High winds and heavy rains are possible along the East Coast from Florida northward through the Carolinas, said the National Hurricane Center on Monday. A private forecaster said the hurricane could threaten citrus crops in Florida but the North Carolina Pork Council said hog farmers could handle the expected 4 to 10 inches of rain without damage to manure lagoons.
The Commerce Department and Mexican tomato growers initialed a new agreement that, beginning on Sept. 19, will control U.S. imports of roughly $2 billion a year worth of fresh tomatoes from Mexico, said officials from both nations on Wednesday.
Georgia, the No. 2 cotton state, lost one-third of its crop to Hurricane Michael, said the USDA on Thursday in lowering its estimate of the total U.S. harvest by 7 percent because of storm damage in the Southeast.
Citrus production has trended downward for years, but it dropped abruptly, by 20 percent, in the just-ended 2017/18 season, affected greatly by Hurricane Irma in Florida, said the USDA in its annual Citrus report.
Nearly 11 months after Hurricane Harvey hit the Gulf Coast of Texas, the USDA said it will pay up to $900,000 in disaster relief to producers who suffered losses due to hurricanes or wildfires last year.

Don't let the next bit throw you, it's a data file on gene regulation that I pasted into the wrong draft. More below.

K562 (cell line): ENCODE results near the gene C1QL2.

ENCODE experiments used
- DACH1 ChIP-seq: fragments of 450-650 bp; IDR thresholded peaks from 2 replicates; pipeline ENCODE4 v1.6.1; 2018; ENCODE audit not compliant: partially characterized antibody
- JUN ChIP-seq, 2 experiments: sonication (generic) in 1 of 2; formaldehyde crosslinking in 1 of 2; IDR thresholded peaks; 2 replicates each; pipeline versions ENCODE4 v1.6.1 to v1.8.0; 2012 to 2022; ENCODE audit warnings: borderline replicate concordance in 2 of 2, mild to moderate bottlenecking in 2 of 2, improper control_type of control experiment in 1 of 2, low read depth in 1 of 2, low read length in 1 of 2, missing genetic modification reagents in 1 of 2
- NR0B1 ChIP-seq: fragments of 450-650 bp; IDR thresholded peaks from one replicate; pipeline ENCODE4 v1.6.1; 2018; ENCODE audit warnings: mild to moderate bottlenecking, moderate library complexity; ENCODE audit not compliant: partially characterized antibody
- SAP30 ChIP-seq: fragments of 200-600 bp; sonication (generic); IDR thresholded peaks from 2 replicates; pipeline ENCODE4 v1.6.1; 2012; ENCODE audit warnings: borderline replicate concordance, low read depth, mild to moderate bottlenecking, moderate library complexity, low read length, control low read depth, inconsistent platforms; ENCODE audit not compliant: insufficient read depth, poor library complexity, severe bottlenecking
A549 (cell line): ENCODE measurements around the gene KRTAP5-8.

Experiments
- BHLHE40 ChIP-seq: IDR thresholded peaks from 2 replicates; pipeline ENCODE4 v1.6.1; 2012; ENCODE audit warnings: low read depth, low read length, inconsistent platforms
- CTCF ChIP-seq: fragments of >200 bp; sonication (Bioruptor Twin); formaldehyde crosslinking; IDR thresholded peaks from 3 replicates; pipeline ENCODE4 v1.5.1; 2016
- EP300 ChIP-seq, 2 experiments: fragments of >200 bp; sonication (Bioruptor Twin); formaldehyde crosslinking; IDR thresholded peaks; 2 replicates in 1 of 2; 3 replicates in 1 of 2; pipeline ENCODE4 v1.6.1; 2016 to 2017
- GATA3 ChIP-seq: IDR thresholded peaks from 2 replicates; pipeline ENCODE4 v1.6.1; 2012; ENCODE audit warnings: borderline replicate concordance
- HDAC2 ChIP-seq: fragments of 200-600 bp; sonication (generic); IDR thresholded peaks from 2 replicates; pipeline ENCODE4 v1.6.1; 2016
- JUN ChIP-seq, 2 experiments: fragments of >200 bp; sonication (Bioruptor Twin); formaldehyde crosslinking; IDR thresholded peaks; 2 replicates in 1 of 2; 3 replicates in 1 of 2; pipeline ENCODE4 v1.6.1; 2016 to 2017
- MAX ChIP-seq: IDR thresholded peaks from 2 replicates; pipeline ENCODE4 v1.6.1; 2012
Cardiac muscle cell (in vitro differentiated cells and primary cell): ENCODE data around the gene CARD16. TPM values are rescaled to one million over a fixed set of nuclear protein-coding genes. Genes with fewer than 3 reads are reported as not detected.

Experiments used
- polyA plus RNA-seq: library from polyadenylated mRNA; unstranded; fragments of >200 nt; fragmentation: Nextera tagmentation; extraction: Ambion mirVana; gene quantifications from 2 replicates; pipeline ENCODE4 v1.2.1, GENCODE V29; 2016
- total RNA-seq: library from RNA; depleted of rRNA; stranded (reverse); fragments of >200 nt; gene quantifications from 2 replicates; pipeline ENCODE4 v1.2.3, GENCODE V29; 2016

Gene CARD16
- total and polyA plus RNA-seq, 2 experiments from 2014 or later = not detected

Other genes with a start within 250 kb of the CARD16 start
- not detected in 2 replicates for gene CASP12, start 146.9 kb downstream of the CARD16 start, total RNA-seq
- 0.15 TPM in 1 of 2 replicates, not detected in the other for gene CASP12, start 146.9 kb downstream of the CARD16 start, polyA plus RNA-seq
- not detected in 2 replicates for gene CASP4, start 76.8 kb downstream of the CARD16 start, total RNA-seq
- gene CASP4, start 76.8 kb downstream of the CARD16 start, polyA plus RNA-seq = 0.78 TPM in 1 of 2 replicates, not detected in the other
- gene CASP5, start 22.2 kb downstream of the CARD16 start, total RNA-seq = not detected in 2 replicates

Agriculture Secretary Sonny Perdue announced a $340 million block grant to Florida on Tuesday to help citrus growers recover from Hurricane Irma, which hit the state just as the fruit was ready for harvest. The grant is part of $2.36 billion in disaster relief approved by Congress to help nine states that suffered hurricane or wildfire damage last year.
Hurricane Irma pummeled Florida’s citrus crop in September, and now a hard freeze is possible in the northeastern portion of the citrus belt, says weather consultancy Radiant Solutions.
The House passed an $81-billion disaster relief bill that includes $3.8 billion for farmers and ranchers, with Florida expected to get a large share of that money, said The Hill newspaper.
The $81-billion disaster bill written by House Republicans includes $3.8 billion in disaster relief for farmers and ranchers, with Florida expected to get a large part of the money.
The USDA cut its estimate of Florida’s orange crop for the second time in two months, raising the possibility that California will be the No. 1 orange grower in the country this season.